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Your CV: Your story in words other people recognize

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Struggling to write your CV or bio?

It’s tough to write a CV, particularly when we’ve changed career slightly or done something unusual.

Learning from a twitcher

By chance, today I listened to a program on bird watching  and learned about the ‘rare man’ committee.   Apologies for the sexism, but we psychologists have something to learn from what an experienced ‘rare man’ said the qualities needed from a person who sits on the ‘rare man’ committee and ‘rules’ on the claims that fellow twitchers have seen a rare bird.

OK, I wouldn’t sit around all day looking for a rare bird, but the advice was sensible.

These are the qualities needed for someone who wants to sit on the ‘rare bird’ committee.

  • An applicant needs a track record that other bird watchers recognize
  • An applicant needs specialist knowledge to contribute the committee
  • An applicant needs awareness of their strengths and weakness that will affect their judgment

There was a fourth, I think, but it seems this is one of the few BBC programs that will not be repeated!
RGB by Mosieur J Iversion via Flickr

Why we find writing a CV difficult

Generally, I think we find the middle point relatively easy to describe. We find the third difficult.  More on that just now.

Our CV is an act of leadership

We find the 1st very difficult when we have changed our career in some way.  We are frustrated as noobes, for example, when we are asked for experience.  We are infuriated as experienced people when our experience is not recognized by people who sit in judgment on us.  When we live somewhere like the UK, we recognize inherent class bias that engenders the most off-putting blindness and bad manners.

The way the bird-man put it is helpful.  Describe your track record in terms the other party recognizes.  We need therefore to know something about what they expect.  In New Zealand, where I lived for a while, we would highlight our previous job titles and we would put our firms in a lighter weight font.  Where we worked didn’t resonate with the locals.  We also stripped off our qualifications.  If the job application asked for a degree, we didn’t elaborate.  We just said Yes.

It is astonishingly destructive to have to do this and HR departments should be on to it.  It is discriminatory, excluding and ultimately very bad for the firm.  Where there are very dissimilar tracks into an organization, it is up to HR to tell the alternative stories so their line managers understand them.

But HR departments are rarely competent.  Sorry but we know that to be true.  And because they are rarely competent, it is up to us to exercise leadership  I’ll give you an example.  Once I had a student who had come up the hard way.  I advised him to state but not emphasize his good university degree and highlight three features of his background.

  • His father was an underground miner.  He grew up around miners and he understood their concerns.
  • Because he grew up at a mine he spoke 4 languages.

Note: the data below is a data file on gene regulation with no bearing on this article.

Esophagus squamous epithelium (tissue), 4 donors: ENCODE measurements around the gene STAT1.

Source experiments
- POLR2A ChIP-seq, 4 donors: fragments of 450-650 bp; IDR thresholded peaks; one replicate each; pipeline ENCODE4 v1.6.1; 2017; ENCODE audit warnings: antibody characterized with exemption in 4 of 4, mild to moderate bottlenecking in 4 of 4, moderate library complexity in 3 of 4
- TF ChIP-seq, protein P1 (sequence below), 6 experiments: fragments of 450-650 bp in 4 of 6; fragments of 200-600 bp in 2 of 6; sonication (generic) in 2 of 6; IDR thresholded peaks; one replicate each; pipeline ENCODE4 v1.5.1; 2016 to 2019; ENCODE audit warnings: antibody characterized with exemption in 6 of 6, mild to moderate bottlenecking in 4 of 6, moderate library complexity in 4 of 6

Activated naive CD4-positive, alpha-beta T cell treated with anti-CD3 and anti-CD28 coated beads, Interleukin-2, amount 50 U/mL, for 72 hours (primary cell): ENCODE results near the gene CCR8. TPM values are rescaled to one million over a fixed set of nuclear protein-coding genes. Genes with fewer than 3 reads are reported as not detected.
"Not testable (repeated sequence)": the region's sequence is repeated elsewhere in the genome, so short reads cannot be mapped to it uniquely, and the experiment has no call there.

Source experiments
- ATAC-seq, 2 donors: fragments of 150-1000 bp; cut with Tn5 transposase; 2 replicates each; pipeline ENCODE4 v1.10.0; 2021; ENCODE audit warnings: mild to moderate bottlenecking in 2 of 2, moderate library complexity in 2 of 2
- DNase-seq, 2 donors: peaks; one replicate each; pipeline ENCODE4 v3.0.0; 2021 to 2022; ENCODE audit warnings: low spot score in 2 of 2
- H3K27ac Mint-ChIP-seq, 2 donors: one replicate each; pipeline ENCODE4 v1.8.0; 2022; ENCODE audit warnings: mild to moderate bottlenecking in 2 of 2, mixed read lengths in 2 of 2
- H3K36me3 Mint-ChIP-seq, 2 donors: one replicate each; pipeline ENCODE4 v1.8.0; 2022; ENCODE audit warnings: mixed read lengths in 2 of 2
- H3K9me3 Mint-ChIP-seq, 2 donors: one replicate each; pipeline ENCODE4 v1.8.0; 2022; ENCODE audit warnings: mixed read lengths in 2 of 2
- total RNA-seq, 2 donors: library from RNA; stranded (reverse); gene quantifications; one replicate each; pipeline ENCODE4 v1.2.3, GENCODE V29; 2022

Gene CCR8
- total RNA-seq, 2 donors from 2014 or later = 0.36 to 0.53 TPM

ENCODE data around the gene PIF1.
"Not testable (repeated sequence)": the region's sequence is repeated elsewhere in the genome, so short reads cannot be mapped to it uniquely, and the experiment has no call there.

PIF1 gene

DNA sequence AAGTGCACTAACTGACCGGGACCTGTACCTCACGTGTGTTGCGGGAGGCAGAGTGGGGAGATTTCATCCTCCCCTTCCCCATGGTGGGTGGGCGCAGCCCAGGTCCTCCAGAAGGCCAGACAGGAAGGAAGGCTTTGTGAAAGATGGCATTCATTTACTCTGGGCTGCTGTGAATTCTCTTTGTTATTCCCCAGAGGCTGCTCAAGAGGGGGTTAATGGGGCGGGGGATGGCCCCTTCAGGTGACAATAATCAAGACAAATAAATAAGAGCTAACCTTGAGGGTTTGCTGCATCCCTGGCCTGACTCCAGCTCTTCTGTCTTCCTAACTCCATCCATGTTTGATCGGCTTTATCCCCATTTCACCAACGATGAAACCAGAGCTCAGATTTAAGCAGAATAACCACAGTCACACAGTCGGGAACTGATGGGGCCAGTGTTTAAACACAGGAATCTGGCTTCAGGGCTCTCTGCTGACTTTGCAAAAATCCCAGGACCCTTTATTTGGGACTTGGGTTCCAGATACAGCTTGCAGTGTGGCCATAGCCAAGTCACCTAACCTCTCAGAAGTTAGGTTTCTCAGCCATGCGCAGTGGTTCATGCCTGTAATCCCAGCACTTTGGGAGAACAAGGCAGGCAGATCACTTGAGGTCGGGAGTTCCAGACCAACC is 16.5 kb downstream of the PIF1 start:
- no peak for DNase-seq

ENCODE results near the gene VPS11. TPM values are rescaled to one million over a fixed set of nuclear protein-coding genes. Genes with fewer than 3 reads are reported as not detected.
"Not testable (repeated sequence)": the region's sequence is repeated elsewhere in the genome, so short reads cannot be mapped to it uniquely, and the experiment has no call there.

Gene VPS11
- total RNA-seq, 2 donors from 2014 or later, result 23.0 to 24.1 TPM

• Before he came to university, he worked as a temporary teacher.  That wouldn’t be a track record that was ‘recognized’.  But while he was a teacher in this remote rural school, he coached his school athletics team and took them as far as the Provincial championships.  That would be recognized.

He walked into a very good job on a graduate trainee in a leading multinational.  Had he not emphasized this story in his way, he would have fallen foul of class bias.

It can be hard for an individual to identify features of their background that will resonate with people they have never met in a sector where they have no experience.  It is hard for us to recognize those features in our own CV.  That’s our task, though.  To find those points where we resonate with the people we are going see.  That is the leadership task.

Our strengths and weaknesses

Oh, how questions about strengths and weaknesses make us shy.  But I will tell you why.  The question is always asked in a frontal way.  Very, very rude of interviewers to do that.  They need to probe what your strengths will be in their team and what will be your weaknesses.  But that is their job.  You cannot know because you have not been in the situation before.  By the time you know, you will be ready for the next challenge.

Thinking about the referees of rare bird sightings helps, I think.  An applicant would know where they think they would want to play a leading or substantial role and where they would take a following or lagging role.  It can be help, possibly to think about where you think you might speak up and where you would be listening hard.

Whatever, when an interviewer is frontal, remember that it is their bad manners not yours.  Take a deep breath.   Exercise leadership.

  • Orient yourself: Repeat the common & shared goal.
  • Remind yourself of why you want to be with these people: Repeat their three contributions.
  • Steady your audience:  State your contribution and state your main agenda as you see it.

Your goal is not to answer their question.  Your goal is to bring everyone together.  Leadership.

Thank you rare bird man.  If anyone heard the fourth criterion, do let me know.

Published in Business & Communities


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